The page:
The Country Church

A white bird is silhouetted against the blue autumn sky. Earthbound, it stands, snared in the sooty fingers of ash black naked trees. Solitude, somber and still, is a silent crushing weight. Underfoot the river flows in either direction dirt brown and strewn with stones.

*This post was originally hosted on another blogging platform (MSN Space to MSN Live and finally WordPress). When the content was transferred the media files were lost. I’ve chosen to add new photos rather than delete the posts. I try to match any updated content to previously posted comments. Sometimes it works and sometimes it doesn’t so the comments can seem to be out of context but I don’t want to delete any of them as they are a part of my blogging history.

Snow Hearth

     Dancing flames rise into the night. The sting of smoke is smothered and sucked into that dark expanse. Stars peek out from a mist of lace that spreads across the bottomless ceiling. The snow-covered ground reflects the light of a million suns that have come and gone in liquid notes of coral and gold. Coal black ashes rimmed in bright ruby stir to rise and die a hissing death on frozen planes.

     A gust of wind feeds a bloom of incandescence that sends our shadows swimming across the ground to drown in white crested drifts as the blaze fades. Bowering pines grumble under the weight of cold and creak and strain as needle-clad arms seek light and warmth.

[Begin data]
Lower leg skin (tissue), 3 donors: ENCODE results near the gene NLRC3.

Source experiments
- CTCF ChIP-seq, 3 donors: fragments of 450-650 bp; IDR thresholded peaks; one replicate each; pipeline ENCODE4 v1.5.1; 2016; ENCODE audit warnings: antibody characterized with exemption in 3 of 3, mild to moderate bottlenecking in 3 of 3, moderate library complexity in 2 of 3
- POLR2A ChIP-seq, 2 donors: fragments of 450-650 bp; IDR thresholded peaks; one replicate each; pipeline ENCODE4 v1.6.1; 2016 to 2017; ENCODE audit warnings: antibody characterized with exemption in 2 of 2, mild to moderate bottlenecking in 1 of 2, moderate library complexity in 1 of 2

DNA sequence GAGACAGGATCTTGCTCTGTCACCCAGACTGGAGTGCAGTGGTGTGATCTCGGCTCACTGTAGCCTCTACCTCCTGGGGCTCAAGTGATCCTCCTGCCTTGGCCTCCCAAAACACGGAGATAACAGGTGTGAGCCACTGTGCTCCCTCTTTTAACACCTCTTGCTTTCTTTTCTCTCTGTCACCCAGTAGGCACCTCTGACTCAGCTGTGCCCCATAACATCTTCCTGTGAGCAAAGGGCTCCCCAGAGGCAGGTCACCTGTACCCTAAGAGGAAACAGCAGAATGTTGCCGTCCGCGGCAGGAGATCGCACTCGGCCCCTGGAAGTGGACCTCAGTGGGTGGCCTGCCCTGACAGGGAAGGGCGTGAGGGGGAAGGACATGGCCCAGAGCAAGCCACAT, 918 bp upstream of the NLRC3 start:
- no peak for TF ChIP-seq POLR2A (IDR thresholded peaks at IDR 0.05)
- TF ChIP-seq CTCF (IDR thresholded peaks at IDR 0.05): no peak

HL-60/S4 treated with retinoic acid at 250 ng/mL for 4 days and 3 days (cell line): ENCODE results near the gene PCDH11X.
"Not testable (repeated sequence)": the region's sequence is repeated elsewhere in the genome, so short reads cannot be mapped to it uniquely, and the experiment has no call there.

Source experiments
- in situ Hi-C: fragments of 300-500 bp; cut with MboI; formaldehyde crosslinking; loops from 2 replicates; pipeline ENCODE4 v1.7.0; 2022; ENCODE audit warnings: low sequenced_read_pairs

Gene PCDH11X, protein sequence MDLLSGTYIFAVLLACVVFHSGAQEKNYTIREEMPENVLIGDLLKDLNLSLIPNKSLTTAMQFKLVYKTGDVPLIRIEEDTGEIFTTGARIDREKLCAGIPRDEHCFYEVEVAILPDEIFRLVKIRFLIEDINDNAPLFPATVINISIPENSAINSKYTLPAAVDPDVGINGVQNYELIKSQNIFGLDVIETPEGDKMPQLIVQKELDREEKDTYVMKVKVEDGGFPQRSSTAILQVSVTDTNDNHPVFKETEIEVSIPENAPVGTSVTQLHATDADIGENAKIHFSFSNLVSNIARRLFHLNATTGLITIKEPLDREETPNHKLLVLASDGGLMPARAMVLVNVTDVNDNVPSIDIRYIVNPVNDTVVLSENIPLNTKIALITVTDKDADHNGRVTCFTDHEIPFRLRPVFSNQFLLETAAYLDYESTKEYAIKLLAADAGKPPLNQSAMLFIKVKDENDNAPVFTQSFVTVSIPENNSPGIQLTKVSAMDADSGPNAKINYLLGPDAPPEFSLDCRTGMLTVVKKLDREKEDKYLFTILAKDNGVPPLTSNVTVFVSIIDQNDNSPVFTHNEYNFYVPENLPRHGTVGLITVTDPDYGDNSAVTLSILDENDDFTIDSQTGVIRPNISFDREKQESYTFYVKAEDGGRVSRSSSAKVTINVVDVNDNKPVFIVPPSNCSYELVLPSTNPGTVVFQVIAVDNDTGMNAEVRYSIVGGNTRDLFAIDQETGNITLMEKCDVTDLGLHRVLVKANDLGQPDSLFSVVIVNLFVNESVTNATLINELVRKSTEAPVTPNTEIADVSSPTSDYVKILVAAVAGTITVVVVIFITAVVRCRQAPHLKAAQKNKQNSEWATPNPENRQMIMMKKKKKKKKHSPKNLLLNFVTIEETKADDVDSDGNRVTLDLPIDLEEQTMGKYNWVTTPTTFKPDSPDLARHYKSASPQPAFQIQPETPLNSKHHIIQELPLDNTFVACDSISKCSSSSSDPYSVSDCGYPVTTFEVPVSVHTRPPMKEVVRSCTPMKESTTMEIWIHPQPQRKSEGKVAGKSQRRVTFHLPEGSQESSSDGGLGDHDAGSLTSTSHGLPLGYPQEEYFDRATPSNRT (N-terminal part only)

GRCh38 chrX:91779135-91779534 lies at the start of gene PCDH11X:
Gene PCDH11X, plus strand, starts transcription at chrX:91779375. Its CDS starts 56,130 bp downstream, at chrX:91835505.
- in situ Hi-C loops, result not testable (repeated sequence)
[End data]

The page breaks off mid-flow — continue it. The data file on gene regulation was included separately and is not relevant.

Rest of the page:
The sweet smell of burning wood rises and spreads through the fields and down to the road. Wherever it travels it takes a key to countless memories that wait only on serendipity and happenstance to open hearts and minds closed by distance and time.    

Path of The Behemoth

     The wind is full of a coward’s bravado. The downdraft worries the snow into drifts and hollows as it struts and swaggers about lording it over the yard. Ever the playground bully, it browbeats the trees and pushes the last of the leaves to and fro above the white risers. Caught by surprise the icy draught stops, startled, upon hearing a distant rumble. Suddenly uncertain the frightened tempest turns tail to seek out a haven, safe from the looming unknown.

      All reason and sanity is cast aside as the cowed current rattles the windows and bangs on the doors to be let in. The ground trembles while the air grows heavy with a monstrous clamour. A metal juggernaut in shades of grey and gold, crowned by a sapphire gem, looms up through the sleeting white. Head down, its blind passage sends sprays of snow rising like crystal rainbows to shine in the wintry sun. Metal meets asphalt and sparks arc out to the side as its horn tears up the hoarfrost covered obsidian. The wind whimpers and cringes round the foundation, head down and eyes averted. The dissonance reaches a tumultuous summit only to fade away as terror lumbers off to devour the land further down the road.

     Danger passed, the wind emerges to take up its bluff and bully. Swaggering about the yard the frozen bluster kicks the drifts and hectors the trees but keeps an listening ear pricked up just in case.

Winter’s Herald